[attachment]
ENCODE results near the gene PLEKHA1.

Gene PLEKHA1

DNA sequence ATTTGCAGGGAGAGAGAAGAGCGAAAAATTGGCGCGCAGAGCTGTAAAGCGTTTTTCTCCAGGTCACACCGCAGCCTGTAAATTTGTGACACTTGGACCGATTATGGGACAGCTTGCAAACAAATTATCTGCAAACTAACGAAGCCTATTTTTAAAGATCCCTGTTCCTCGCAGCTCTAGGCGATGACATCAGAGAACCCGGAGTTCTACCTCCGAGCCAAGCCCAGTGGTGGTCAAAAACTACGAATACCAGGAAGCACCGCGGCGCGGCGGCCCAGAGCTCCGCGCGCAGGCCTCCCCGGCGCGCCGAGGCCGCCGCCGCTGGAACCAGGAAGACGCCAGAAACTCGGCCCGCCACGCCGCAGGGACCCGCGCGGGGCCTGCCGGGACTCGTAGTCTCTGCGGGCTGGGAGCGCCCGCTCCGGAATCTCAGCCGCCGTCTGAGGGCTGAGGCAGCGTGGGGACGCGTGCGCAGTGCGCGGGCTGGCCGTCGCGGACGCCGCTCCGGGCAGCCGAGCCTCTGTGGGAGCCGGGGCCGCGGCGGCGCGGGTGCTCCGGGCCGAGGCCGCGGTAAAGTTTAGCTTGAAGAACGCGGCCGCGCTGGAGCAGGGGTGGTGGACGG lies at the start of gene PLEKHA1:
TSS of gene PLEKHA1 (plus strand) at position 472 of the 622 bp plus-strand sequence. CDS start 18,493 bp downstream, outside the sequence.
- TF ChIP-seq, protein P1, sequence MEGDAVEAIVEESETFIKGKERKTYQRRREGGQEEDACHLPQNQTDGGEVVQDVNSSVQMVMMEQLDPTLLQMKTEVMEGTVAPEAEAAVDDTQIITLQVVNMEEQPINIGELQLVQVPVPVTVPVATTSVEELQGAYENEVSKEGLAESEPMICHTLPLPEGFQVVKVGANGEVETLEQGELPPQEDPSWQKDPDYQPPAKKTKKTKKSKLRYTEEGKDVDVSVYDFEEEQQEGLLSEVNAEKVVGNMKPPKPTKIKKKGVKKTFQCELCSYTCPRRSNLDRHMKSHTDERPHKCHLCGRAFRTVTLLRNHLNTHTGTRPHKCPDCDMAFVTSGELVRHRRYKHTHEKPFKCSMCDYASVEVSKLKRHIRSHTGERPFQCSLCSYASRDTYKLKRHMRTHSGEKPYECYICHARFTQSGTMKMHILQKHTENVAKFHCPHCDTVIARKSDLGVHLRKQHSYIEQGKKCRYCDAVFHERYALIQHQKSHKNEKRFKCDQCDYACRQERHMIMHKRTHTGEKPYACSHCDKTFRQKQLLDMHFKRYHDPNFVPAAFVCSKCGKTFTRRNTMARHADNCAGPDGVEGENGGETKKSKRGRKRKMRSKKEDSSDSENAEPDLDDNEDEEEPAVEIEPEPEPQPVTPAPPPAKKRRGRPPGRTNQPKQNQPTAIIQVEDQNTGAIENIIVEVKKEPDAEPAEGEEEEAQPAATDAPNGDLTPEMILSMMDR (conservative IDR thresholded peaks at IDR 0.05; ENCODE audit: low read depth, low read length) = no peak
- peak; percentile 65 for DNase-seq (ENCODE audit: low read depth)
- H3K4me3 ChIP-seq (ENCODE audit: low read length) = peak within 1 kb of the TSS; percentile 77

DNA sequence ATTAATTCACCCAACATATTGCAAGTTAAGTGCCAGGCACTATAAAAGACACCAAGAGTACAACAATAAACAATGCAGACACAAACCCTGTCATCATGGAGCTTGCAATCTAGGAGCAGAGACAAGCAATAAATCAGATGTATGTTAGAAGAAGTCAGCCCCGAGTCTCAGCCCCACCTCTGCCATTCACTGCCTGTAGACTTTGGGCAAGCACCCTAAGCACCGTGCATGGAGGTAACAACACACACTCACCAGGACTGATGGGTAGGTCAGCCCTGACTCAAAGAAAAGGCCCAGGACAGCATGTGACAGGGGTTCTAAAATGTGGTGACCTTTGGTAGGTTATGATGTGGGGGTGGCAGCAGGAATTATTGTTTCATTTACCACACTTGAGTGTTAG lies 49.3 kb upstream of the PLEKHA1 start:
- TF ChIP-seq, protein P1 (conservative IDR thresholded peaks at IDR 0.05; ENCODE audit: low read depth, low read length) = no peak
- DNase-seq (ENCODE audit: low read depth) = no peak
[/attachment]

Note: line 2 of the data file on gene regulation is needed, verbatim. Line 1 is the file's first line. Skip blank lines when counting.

Gene PLEKHA1